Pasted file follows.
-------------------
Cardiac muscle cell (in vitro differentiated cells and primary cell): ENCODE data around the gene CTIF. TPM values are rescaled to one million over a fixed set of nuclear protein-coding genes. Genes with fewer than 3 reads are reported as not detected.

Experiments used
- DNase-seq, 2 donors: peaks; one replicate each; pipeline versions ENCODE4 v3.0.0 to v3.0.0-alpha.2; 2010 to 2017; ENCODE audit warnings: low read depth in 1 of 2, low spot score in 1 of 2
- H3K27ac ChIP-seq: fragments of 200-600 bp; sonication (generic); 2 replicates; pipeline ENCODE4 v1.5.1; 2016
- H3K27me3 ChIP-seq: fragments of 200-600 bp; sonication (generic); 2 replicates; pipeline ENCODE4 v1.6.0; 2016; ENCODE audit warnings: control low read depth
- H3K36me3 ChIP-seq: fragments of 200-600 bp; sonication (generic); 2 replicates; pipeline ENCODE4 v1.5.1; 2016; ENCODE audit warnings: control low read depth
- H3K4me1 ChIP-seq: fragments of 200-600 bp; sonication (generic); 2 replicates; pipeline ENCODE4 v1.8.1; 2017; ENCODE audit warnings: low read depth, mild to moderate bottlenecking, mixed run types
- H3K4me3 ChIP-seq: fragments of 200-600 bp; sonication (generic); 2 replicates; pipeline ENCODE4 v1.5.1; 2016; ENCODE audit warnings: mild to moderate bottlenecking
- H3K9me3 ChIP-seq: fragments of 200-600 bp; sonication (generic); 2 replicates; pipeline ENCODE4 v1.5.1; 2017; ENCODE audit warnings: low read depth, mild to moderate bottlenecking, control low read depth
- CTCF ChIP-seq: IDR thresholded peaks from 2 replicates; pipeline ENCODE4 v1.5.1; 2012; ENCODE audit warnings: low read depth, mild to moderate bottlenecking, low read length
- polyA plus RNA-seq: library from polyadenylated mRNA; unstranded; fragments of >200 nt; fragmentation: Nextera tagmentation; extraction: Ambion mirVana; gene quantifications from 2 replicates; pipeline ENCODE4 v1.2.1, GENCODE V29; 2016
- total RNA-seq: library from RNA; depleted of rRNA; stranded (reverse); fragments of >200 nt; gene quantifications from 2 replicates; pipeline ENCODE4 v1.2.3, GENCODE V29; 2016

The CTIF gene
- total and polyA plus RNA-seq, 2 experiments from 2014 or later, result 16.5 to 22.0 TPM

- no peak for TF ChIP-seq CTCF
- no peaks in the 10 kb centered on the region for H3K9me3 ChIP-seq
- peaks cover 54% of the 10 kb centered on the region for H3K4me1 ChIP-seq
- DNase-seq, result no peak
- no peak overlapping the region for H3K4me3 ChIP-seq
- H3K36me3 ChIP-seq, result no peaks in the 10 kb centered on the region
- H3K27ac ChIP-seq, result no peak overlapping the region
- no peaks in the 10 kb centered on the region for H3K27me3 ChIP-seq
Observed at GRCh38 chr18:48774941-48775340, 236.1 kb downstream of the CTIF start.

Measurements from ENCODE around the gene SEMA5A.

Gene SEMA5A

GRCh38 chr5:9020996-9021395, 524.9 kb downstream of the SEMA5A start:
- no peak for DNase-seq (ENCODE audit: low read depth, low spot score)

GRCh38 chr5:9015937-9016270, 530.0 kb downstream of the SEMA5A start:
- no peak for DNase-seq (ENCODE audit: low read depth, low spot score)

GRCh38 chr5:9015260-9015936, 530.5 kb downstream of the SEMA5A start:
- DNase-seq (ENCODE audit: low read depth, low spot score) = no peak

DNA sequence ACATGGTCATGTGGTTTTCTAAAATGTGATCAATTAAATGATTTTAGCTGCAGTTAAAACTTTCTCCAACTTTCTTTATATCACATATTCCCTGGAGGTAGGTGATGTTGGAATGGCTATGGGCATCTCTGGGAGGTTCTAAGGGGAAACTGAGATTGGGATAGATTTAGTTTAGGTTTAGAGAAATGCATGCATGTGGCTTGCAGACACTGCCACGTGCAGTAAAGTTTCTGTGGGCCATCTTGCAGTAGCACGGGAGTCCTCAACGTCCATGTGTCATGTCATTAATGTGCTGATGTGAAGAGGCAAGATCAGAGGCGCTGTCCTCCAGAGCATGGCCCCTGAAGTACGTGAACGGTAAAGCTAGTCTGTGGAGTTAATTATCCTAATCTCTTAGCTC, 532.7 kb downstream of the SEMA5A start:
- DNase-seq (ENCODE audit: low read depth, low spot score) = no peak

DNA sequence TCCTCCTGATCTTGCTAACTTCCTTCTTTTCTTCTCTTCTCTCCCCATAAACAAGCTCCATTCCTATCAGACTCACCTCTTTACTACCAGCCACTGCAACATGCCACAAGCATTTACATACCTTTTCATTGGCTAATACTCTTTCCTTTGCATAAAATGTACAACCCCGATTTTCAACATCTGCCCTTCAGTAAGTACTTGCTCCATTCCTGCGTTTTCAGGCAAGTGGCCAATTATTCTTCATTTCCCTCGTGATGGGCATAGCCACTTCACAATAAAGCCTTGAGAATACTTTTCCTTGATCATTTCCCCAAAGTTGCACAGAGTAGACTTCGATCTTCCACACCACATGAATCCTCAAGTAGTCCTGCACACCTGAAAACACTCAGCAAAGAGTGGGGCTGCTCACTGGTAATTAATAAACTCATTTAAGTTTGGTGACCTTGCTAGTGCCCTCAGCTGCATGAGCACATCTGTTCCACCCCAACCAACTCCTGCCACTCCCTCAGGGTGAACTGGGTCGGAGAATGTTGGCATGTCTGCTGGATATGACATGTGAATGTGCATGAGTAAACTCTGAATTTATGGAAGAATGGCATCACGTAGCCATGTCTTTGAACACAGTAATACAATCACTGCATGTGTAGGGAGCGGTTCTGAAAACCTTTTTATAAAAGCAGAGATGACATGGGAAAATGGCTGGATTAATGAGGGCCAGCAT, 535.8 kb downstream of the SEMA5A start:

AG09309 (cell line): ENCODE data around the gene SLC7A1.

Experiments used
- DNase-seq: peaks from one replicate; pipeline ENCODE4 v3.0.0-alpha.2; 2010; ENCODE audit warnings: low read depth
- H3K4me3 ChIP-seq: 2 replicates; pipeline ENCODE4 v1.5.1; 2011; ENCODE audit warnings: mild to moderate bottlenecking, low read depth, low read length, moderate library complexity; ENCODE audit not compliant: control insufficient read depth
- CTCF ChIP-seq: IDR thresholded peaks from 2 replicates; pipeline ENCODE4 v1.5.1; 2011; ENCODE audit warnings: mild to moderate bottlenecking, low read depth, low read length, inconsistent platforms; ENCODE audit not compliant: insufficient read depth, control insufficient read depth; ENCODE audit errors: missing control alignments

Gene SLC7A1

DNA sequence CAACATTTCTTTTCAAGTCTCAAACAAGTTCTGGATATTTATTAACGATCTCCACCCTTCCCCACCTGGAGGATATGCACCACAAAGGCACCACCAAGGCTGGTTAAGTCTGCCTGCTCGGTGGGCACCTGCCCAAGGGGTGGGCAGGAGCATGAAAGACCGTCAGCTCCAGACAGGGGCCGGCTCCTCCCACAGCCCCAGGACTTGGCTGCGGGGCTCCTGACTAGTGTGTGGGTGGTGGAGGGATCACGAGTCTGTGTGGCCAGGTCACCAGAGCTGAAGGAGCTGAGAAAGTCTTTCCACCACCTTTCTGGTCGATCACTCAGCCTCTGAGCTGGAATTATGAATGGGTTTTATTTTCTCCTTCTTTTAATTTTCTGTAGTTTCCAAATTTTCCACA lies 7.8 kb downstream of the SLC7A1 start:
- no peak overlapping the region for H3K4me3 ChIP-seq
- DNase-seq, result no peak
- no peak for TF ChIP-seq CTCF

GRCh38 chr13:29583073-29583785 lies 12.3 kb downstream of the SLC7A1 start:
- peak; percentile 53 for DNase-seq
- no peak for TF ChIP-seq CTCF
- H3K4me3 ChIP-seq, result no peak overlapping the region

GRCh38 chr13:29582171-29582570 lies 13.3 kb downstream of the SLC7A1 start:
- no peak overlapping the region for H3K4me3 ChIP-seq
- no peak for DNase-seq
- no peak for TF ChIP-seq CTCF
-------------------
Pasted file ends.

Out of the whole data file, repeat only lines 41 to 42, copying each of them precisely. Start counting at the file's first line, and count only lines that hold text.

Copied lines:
DNA sequence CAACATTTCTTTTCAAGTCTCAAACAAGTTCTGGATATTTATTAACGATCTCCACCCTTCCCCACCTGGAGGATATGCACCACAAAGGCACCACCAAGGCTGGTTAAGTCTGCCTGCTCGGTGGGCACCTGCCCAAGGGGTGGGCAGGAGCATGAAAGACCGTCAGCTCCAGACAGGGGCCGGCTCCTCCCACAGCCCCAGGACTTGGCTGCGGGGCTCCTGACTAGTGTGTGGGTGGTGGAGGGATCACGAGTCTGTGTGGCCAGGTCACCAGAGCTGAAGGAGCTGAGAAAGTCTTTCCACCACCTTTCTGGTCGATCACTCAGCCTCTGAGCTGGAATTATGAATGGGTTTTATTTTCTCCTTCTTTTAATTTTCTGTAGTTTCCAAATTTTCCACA lies 7.8 kb downstream of the SLC7A1 start:
- no peak overlapping the region for H3K4me3 ChIP-seq